Tinospora. Tinospora cordifolia.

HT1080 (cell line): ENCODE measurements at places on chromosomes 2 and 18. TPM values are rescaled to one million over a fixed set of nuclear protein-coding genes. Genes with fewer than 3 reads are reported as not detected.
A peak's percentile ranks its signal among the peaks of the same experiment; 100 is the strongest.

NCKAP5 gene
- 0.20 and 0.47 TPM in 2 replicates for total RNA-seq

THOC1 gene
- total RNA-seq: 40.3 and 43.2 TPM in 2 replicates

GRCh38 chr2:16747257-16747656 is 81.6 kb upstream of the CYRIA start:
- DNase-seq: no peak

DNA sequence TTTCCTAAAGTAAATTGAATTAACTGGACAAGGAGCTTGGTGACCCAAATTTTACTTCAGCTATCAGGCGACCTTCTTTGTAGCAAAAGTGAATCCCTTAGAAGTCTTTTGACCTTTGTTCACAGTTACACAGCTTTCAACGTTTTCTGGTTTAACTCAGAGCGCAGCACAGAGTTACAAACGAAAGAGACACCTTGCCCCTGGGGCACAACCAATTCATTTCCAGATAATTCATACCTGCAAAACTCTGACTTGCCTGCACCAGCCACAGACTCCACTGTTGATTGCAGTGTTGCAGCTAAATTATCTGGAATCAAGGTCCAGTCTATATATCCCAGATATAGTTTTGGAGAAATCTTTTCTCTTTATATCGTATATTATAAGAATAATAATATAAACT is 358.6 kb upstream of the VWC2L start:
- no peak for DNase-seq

Tinospora. Br. Add. 1900.—"The dried stem of Tinospora cordifolia Miers (Fam. Menispermaceae), collected in the hot season." Br. Add., 1900. Tinospora has long been used in India as a medicine and in the preparation of a starch known as gilae-ka-sat or as palo. It is said to be a tonic, antiperiodic, and a diuretic. Flückiger obtained from it traces of an alkaloid and a bitter glucoside. The Br. Add., 1900, recognized an infusion (Infusum Tinosporae Br. Add., 1900, two ounces to the pint), dose one-half to one fluidounce (15-30 mils); a tincture (Tinctura Tinosporae Br. Add., 1900, four ounces to the pint), dose, one-half to one fluidrachm (1.8-3.75 mils); and a concentrated solution [Liquor Tinosporae Concentratus Br. Add., 1900), dose, one-half to one fluidrachm (1.8-3.75 mils). Tinospora crispa Miers, which is abundant in the Philippines, is used freely by the natives under the name of makabuhay (that is, "You may live"), as a panacea, especially valuable in general debility, in chronic rheumatism, and in malarial fevers. It may be prepared in the same way and given in the same doses as Tinospora cordifolia.